Recent Articles

In 2013, the Extractive Industries Transparency Initiative (EITI) adopted a new standard that would, among other things, help civil society organizations communicate and collaborate with government on extractive sector issues, especially in regions with weak dialogue among stakeholders. One of those regions is Eurasia, which has a number of EITI implementing countries.

At a recent Istanbul workshop on extractive sector transparency in Eurasia, Rysbek Toktogul—tax and financial compliance manager at Kyrgyzstan’s largest mining project—stood out as the only private sector executive in the room.

NRGI president Daniel Kaufmann recently visited Indonesia, where he met with editors from Tempo magazine. What follows is a reproduction of the resulting news story, “Good Governance Means the Rule of Law, Not the Rule of Man Prevails,” posted here with Tempo’s permission.

The dramatic fall in the value of oil and other commodities over the past six months has impacted both governments and communities in resource-rich countries, and has sent many searching for lessons learned during previous periods of price crashes.

In partnership with Fundacion Foro Nacional Por Colombia, the Natural Resource Governance Institute (NRGI) organized a resource revenue management workshop for trainers in Bogota, from 16 to 20 March....

The 2011 Tunisian uprising brought about unprecedented levels of freedom for civil society groups suddenly no longer hindered by regime co-optation or repression...

NRGI and Petrad are pleased to announce that we are accepting applications for the 2015 NRGI-Petrad Petroleum Governance Fellowship. The program seeks to increase civil society leaders’ effectiveness in promoting the better management of petroleum for the public good. In 2015 the fellowship will be open to civil society leaders from the following countries: Ghana, Iraq, Myanmar, Tanzania and Uganda.

In December, the Natural Resource Governance Institute (NRGI), in partnership with a team of trainers at the Yangon School of Journalism (YJS) launched the first dedicated, comprehensive course for journalists...

Increasing the transparency in the extractive industries has been a battle that has been fought over the last decade. The Publish What You Pay coalition launched in 2002, and the Extractive Industries Transparency Initiative (EITI) was created a year later. The result? Public awareness of the size and potential of revenues from oil, gas and mining grew, and a movement towards open data in the sector has gathered steam.

With the new administration in Indonesia comes an opportunity to make much-needed changes in the way mining licenses are granted.

Since 2008, NRGI has partnered with academic institutions around the world to provide regionally relevant analysis and training to oversight actors, and to reduce capacity asymmetries between governments and extractive industry players.

Today, Indonesians will have a new president, Joko Widodo who ran on platform of reform. Many Indonesians view his inauguration as an opportunity for the country to turn over a new leaf and move toward more responsible governance and a technocratic approach to solving the country’s problems.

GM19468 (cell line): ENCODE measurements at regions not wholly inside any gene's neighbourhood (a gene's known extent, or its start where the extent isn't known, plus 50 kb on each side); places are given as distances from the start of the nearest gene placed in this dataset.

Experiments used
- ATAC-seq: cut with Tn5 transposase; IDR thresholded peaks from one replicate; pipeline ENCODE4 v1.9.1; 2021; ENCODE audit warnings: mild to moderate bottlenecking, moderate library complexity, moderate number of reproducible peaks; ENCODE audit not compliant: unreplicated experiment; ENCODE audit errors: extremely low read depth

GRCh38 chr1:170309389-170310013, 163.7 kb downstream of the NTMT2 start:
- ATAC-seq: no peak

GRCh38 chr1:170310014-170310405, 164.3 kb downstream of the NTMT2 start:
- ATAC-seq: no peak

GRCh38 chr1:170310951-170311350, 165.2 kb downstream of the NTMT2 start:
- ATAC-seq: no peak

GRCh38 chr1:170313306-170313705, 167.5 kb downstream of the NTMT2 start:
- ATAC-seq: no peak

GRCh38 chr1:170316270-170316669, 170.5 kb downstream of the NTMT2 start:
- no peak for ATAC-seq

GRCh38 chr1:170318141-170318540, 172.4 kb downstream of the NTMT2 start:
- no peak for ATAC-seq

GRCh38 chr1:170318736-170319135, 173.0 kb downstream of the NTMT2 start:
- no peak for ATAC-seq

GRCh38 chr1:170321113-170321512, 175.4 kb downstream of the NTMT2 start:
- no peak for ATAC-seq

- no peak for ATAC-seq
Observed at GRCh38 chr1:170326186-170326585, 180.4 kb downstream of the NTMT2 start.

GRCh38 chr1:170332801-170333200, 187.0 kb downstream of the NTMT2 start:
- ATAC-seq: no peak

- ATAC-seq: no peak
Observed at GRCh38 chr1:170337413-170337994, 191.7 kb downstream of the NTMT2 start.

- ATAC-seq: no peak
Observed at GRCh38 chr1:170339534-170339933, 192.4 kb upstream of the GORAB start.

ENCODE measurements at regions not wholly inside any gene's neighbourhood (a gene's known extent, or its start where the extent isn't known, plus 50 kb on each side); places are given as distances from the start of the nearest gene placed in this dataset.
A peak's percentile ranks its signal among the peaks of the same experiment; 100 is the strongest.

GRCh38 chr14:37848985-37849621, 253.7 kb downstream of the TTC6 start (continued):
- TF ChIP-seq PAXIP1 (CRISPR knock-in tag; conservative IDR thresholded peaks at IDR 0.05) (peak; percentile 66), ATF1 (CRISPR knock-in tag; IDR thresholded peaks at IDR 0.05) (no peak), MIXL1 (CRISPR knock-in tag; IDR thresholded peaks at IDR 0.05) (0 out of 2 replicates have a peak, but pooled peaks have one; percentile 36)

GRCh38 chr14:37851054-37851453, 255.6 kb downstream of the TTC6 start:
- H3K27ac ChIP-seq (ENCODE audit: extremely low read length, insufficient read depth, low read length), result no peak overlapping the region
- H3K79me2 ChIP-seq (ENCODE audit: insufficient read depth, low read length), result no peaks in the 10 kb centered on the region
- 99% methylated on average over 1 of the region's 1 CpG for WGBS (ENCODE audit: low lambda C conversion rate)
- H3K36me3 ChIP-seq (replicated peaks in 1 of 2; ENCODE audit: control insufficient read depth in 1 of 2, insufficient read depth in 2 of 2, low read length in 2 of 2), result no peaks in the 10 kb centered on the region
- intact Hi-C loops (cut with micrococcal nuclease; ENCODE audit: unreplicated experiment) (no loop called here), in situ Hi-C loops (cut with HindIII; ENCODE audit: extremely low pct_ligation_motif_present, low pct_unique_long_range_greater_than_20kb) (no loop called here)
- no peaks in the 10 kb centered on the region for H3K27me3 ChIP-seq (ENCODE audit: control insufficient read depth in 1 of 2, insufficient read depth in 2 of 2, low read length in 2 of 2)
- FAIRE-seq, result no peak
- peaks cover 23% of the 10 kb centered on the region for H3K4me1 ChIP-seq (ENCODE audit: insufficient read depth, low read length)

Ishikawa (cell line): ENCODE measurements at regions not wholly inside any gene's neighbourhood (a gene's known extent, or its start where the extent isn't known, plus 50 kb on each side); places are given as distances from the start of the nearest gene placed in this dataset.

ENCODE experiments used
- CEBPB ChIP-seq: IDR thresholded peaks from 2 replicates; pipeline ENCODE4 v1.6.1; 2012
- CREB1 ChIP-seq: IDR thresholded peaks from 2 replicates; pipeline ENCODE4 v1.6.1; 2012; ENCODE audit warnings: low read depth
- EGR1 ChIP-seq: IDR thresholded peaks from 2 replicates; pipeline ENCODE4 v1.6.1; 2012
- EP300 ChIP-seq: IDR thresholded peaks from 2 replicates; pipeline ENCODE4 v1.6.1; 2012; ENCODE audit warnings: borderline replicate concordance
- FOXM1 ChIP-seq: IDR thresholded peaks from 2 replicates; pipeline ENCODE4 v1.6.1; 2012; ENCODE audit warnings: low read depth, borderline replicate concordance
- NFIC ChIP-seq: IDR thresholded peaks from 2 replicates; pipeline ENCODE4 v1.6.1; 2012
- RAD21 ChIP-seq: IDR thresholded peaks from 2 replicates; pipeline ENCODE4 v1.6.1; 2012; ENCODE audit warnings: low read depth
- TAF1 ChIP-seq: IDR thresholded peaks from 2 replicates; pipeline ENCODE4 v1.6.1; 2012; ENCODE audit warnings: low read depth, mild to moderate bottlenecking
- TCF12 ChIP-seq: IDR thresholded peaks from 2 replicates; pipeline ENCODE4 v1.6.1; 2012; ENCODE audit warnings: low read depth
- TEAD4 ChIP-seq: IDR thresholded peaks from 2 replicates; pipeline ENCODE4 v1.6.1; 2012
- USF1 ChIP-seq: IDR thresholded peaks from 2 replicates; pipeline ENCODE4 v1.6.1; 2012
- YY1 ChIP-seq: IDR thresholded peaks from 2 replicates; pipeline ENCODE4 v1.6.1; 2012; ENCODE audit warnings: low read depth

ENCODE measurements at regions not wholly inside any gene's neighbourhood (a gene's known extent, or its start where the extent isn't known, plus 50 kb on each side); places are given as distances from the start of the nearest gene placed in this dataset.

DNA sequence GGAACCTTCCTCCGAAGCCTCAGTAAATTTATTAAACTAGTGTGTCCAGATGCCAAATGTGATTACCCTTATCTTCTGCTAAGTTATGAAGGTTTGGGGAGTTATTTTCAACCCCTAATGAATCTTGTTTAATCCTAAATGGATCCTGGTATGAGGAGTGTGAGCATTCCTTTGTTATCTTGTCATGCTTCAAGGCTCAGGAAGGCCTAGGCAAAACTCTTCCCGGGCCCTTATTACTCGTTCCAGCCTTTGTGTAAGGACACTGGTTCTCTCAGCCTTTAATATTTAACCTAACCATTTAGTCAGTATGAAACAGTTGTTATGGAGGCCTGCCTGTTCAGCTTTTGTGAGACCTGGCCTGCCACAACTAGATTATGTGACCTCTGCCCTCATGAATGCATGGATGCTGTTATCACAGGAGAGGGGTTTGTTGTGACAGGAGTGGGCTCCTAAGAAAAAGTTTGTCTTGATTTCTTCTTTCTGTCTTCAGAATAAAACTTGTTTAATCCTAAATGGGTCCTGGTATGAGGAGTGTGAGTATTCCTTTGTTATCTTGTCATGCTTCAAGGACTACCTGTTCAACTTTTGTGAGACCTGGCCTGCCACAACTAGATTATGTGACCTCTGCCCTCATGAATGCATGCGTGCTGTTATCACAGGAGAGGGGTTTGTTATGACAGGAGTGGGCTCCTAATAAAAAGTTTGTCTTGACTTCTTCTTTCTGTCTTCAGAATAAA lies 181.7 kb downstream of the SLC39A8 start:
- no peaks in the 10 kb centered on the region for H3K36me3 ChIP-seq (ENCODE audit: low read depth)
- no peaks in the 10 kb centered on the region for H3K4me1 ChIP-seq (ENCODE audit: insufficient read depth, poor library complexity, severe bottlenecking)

In resource-rich countries around the world, senior-level policymakers face difficult extractive sector decisions—from how to attract investors and manage revenues to how to engage citizens and protect the environment.

Greetings from the first of two weeks of the summer school course that the NRGI organizes annually in Yaoundé, Cameroon, in partnership with the Catholic University of Central Africa...

Recently, Indonesia hosted the first Asia Pacific OGP regional conference in Bali, where civil society organizations urged governments to safeguard and promote free civic space, adopt governance as a standalone goal in the post-2015 development agenda, and formally join OGP.

"Coming from Tripoli, my four colleagues and I—representatives of the Libyan press, media, civil society and geosciences—arrived in Beirut on June 1..."

"At first, I thought that the NRGI knowledge hub training in Lebanon would simply be like the many other events I have attended on various issues. However, I realized from the presentation of the program and the opening messages that the organizers were serious and knew well what they were doing."

In order to launch our online training practice, NRGI seeks assistance from a creative, innovative multimedia company to develop a prototype online training course that is entirely self-taught and learner-paced...

This summer Indonesia submitted its second 2010-2011 report to the Extractive Industries Transparency Initiative (EITI), marking the global coalition’s 200th published report...

The extractive industry is an important driver of economic development for many resource-rich countries. But to gain financially, sacrifices are sometimes made.

Imagine this: A biochemical process forms hydrocarbons, in reserves that are proven or unproven, and in types that are sweet and light or heavy and sour. Then find out the commercial viability of such reserves and measure the output in barrels per day...

During last month’s Asia-Pacific hub training in Indonesia, RWI-NRC and the Universitas Gadjah Mada organized a field trip for participants to Bojonegoro, an oil-producing district in East Java...

NRGI and the Oil for Development Program of the Norwegian Agency for Development Cooperation's program seeks to accelerate civil society effectiveness in promoting the better management of oil, minerals, and gas...